Since you received a letter from Supreme Court Justice John Paul Stevens Friday announcing his retirement from the high court, much ado has been made over whom you will nominate as his replacement.
Senate Republicans have warned you that they will utilize the procedural roadblock known as the filibuster to prevent a confirmation vote on any nominee they consider too liberal.
Though a group of centrist Republican and Democratic senators agreed in 2005 not to filibuster judicial nominees except in extraordinary circumstances, Republican Sen. Lamar Alexander said recently on “Fox News Sunday,” “If the president picks someone from the fringe instead of from the middle, or if he picks someone who will apply their feelings instead of applying the law, then that might be an extraordinary case.”
Faced with such threats, you may be tempted to play it safe, and to replace the outgoing justice with someone uninteresting enough to slip through Republican opposition unscathed. Mr. President, this would be a mistake.
This is a huge opportunity for you to further your presidential legacy. The selection of a Supreme Court justice is an important one, because when you change one member of the court, you change the whole court.
Might I make a suggestion?
Mr. President, don’t listen to the naysayers who will whine about your nominee’s “lack of experience.” Lack of experience is a benefit. Choose someone outside the system, someone that hasn’t spent his or her lifetime in robes and hasn’t become jaded by a dreary and monotonous career applying precedent in inconsequential court battles.
It’s rarely done; the last time the Senate confirmed a Supreme Court justice without judicial experience was in 1971, when it approved the nomination of a little guy named William Rehnquist — a man who later became Chief Justice and led one of the most active courts in American history.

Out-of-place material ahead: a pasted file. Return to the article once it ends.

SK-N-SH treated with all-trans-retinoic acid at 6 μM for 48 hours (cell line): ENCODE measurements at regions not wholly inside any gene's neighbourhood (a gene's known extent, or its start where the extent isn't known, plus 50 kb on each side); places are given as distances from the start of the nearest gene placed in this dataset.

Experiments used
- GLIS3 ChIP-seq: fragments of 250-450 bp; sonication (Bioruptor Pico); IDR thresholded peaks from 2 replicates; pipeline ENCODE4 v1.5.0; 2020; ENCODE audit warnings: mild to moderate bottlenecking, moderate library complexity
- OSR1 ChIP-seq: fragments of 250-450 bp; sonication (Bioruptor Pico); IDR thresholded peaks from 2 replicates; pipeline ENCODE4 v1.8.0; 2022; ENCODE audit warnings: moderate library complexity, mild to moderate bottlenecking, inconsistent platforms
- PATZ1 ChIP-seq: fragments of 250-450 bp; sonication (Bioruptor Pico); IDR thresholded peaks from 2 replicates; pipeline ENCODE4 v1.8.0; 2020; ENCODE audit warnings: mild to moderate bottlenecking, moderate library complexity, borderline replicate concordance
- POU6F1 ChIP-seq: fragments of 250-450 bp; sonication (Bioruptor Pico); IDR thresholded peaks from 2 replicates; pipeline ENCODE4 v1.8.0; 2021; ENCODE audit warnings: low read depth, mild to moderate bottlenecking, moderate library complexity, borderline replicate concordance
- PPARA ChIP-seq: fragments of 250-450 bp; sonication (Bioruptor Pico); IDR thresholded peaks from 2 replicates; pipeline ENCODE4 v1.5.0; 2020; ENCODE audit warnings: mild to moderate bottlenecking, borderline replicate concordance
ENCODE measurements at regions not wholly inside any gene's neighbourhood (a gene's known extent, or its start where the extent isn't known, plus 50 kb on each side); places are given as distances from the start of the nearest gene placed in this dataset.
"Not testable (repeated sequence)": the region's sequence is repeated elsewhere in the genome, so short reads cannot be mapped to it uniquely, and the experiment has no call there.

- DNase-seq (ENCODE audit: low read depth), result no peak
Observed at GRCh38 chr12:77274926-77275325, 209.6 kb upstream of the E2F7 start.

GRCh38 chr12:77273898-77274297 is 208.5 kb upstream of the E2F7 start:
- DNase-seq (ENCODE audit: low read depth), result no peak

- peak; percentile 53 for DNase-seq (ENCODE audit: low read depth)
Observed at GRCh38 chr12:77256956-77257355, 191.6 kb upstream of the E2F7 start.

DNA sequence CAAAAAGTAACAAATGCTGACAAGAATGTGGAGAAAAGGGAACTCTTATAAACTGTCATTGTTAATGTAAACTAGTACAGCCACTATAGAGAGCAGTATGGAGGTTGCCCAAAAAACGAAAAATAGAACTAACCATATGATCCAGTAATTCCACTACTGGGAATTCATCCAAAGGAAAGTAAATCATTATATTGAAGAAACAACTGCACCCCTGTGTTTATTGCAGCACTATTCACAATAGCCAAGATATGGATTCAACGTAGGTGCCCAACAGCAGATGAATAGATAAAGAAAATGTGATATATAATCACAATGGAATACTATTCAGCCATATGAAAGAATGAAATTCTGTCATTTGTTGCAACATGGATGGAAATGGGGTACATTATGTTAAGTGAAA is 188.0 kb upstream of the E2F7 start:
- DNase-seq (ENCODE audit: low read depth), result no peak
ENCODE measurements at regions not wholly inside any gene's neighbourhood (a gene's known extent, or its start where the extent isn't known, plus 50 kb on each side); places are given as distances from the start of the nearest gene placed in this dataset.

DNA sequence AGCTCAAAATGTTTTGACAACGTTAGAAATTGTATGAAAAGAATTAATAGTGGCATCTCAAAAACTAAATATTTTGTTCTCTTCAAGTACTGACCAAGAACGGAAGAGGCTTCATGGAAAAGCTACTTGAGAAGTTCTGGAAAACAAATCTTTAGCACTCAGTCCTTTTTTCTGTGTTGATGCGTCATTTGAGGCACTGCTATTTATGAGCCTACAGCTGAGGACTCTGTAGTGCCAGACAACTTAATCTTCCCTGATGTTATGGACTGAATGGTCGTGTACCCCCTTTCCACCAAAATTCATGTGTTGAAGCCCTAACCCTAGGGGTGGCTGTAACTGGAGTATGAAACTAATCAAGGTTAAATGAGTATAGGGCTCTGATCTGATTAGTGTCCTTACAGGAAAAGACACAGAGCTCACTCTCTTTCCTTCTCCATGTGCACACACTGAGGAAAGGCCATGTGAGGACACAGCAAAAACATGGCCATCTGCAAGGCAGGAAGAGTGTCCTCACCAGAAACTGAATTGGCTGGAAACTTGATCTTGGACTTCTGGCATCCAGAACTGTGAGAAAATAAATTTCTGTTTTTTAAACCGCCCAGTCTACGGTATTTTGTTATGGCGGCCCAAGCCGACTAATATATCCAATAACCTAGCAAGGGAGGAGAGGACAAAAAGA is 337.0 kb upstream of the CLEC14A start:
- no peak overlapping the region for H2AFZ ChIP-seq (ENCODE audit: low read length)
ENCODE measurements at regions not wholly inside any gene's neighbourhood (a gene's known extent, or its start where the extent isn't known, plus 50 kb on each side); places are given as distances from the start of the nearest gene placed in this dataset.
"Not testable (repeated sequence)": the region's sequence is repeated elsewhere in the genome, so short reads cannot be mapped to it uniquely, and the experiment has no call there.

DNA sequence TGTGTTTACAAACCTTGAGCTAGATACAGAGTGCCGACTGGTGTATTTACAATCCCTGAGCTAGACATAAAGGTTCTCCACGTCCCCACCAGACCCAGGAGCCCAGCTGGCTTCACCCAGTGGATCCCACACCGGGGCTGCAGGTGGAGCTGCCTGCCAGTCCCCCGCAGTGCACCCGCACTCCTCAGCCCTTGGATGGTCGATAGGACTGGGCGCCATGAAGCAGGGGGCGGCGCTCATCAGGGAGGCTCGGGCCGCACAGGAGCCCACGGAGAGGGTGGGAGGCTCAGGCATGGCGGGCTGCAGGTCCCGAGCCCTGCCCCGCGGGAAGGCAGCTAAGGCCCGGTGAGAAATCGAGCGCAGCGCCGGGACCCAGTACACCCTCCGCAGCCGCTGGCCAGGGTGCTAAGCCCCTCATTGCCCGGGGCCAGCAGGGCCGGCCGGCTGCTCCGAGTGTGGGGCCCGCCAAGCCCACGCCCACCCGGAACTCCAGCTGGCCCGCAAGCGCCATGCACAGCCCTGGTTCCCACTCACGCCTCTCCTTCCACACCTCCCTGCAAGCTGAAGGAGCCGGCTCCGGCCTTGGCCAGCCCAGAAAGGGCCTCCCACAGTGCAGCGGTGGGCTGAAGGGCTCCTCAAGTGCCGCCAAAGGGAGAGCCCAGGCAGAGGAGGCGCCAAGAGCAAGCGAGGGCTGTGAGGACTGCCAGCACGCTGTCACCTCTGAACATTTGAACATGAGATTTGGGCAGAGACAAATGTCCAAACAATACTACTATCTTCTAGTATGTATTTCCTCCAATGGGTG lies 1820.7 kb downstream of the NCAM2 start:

Mr. President, abstain from nominating a justice who will further your liberal agenda and bring ire from the opposition. We already deal with enough belligerences and bickering between the parties. Choose someone that will take into consideration not only political ideology, but will balance the law with his or her own views as well as the will of Americans.
Consider, Mr. President, Justice Stevens’ evolution since his nomination by President Gerald Ford to the court in 1975. He had a record as a centrist appellate judge, but took conservative positions on a number of issues, including affirmative action. In time, his evolving political views led Justice Stevens to become the leader of the court’s liberal wing, to the believed disdain of conservatives and the president who nominated him.
However, Stevens always maintained a record of being on the side of justice and fairness, prompting President Ford to write in 2005, “I am prepared to allow history’s judgment of my term in office to rest (if necessary, exclusively) on my nomination 30 years ago of John Paul Stevens to the U.S. Supreme Court.”
Mr. President, let this be your goal in deciding your nominee. Choose not someone who will further your political goals, but someone who, when he or she eventually retires from the court, you — and we — can be proud of.
Zach is still holding out hope for his nomination. Tell him how good “Justice Fowle” sounds at firstname.lastname@example.org